Lawyers on the Matthew Grant case questioned more than two dozen potential jurors over the past week, but they have only selected two. Grant is charged with murdering Deputy Mark Tucker in February.
Wake County District Attorney Colon Willoughby said it is hard to find impartial jurors in the high-profile case.
"It is important to seat a jury that's fair and hasn't decided one way or the other, but the process is tedious and you get weary after a couple of weeks," he said.
Attorneys want jurors who are aware of what is going on in their community, but knowledge can be a double-edged sword. Several potential jurors admitted reading a Sunday newspaper article profiling Grant.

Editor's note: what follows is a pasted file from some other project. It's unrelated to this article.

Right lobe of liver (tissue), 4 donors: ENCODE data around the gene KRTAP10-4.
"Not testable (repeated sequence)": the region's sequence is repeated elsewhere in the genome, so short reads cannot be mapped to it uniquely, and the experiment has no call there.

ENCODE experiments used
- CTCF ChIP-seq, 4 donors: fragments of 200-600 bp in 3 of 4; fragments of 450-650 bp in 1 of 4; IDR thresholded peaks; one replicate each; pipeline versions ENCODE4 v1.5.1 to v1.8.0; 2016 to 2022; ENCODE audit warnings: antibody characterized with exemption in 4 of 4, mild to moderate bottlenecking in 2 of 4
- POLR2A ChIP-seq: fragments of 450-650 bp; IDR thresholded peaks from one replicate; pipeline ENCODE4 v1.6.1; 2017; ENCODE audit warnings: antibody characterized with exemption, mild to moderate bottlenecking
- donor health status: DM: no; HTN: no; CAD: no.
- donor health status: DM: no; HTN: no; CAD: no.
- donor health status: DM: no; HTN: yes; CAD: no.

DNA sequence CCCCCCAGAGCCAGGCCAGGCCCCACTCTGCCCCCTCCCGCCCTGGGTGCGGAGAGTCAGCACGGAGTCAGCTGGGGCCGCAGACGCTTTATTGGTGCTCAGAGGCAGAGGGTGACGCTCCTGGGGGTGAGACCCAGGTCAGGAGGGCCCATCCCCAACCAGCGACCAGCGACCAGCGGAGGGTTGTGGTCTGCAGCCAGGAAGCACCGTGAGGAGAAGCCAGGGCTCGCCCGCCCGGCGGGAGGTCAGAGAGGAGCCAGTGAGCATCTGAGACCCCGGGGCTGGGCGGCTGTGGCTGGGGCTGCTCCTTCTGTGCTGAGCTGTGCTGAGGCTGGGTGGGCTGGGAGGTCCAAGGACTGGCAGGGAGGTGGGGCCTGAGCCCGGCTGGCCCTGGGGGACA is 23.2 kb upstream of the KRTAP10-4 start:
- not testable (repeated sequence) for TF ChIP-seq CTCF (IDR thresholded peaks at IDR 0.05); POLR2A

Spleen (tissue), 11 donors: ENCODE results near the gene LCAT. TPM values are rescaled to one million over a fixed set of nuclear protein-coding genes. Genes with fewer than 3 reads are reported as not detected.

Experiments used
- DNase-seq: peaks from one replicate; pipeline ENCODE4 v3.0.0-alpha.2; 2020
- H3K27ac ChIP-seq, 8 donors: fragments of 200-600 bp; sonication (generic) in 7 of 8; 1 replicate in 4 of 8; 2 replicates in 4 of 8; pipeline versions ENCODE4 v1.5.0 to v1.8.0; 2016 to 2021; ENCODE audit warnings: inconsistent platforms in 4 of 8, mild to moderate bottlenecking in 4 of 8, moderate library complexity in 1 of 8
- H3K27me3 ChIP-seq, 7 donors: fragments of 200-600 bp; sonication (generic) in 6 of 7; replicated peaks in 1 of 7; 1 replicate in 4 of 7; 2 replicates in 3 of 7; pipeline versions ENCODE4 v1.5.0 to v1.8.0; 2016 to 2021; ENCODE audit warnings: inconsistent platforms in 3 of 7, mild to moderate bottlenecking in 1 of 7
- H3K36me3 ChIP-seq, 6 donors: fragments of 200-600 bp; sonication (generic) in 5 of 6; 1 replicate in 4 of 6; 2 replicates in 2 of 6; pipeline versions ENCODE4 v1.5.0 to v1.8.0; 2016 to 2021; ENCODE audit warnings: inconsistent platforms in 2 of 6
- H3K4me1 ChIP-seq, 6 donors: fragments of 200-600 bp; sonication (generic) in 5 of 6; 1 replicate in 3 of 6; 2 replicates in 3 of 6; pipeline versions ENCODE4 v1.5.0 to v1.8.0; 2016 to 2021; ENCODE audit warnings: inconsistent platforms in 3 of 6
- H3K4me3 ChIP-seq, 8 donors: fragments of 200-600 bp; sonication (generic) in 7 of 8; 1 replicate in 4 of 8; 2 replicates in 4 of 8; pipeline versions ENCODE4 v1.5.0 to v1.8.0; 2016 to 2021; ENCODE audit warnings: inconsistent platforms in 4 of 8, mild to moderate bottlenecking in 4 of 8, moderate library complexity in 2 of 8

"One problem you run into is those jurors are the ones who sometimes form opinions or have read things about the case, so it's very difficult to get good jurors in a high-profile case," defense attorney Rick Gammon said.
Jurors in the case are being asked if they could put their personal feelings aside and use the law to consider the death penalty if Grant is convicted. Officials also said another problem is few people can afford to spend up to a month on a jury.
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